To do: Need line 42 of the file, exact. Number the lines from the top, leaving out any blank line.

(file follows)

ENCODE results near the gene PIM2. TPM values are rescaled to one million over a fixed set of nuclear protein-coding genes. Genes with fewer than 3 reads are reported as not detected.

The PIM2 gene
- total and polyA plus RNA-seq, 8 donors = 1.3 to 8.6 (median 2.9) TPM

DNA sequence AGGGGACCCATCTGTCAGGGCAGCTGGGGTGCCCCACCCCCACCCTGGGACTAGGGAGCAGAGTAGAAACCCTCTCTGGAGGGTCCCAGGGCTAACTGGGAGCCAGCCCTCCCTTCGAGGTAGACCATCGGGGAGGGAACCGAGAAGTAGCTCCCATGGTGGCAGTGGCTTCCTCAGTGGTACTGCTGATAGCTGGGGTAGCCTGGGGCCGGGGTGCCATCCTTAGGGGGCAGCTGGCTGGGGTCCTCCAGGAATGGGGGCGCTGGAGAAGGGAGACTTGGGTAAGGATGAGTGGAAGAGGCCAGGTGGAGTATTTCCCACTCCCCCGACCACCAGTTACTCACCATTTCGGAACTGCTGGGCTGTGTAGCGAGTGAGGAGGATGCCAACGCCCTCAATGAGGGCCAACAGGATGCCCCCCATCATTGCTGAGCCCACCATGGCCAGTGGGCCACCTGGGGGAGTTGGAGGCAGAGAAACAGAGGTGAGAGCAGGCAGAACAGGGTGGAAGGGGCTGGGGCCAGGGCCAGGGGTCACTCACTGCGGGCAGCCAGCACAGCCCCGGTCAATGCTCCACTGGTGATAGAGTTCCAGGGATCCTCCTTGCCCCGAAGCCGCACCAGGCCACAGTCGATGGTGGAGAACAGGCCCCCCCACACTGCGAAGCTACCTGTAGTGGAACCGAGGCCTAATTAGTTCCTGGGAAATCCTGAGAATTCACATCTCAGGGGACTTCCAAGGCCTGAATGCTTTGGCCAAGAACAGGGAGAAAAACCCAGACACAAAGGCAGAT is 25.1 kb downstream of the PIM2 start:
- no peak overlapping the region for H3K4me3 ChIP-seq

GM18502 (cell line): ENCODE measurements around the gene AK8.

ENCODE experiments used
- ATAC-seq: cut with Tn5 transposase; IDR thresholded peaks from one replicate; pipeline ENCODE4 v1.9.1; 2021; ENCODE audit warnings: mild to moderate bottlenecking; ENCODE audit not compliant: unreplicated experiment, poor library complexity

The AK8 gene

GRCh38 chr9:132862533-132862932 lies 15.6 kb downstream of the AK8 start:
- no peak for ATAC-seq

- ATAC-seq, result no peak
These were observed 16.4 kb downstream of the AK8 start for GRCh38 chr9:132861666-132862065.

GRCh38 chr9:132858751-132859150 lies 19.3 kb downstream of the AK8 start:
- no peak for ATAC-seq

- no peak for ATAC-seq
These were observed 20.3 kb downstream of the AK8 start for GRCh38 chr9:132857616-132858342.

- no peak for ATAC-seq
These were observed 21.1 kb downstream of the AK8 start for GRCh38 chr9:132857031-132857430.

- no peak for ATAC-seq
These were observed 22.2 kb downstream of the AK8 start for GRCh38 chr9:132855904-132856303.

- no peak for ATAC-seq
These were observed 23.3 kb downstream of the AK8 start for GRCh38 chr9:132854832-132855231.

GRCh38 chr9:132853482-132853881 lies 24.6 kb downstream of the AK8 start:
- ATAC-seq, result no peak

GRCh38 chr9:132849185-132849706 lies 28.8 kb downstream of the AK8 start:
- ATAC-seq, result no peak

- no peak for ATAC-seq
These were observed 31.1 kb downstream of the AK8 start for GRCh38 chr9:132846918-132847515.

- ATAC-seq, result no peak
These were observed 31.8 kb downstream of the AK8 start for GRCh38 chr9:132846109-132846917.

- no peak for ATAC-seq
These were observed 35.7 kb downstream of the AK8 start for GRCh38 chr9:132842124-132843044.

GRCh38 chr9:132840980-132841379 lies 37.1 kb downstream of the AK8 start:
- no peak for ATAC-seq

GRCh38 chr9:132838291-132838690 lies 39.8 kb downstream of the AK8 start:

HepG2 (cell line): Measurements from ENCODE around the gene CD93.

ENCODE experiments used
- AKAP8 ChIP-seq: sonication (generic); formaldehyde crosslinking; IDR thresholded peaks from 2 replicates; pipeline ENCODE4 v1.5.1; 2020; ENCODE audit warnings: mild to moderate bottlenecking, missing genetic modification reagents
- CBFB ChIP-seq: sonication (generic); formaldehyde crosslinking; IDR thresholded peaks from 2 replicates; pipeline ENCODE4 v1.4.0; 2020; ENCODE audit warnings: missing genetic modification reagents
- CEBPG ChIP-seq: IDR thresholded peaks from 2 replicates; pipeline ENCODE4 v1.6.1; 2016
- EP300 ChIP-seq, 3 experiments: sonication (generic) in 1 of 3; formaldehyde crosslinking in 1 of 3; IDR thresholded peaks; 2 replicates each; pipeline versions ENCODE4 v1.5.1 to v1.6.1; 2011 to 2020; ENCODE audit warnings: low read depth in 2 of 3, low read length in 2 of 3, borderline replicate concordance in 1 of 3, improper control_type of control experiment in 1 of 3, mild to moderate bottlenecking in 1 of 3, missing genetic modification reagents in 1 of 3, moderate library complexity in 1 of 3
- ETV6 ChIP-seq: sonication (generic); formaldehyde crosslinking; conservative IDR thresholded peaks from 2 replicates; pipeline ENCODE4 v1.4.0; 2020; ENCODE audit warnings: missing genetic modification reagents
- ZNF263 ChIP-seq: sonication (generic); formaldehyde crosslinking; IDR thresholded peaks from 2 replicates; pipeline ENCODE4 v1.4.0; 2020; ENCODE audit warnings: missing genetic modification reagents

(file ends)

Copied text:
- EP300 ChIP-seq, 3 experiments: sonication (generic) in 1 of 3; formaldehyde crosslinking in 1 of 3; IDR thresholded peaks; 2 replicates each; pipeline versions ENCODE4 v1.5.1 to v1.6.1; 2011 to 2020; ENCODE audit warnings: low read depth in 2 of 3, low read length in 2 of 3, borderline replicate concordance in 1 of 3, improper control_type of control experiment in 1 of 3, mild to moderate bottlenecking in 1 of 3, missing genetic modification reagents in 1 of 3, moderate library complexity in 1 of 3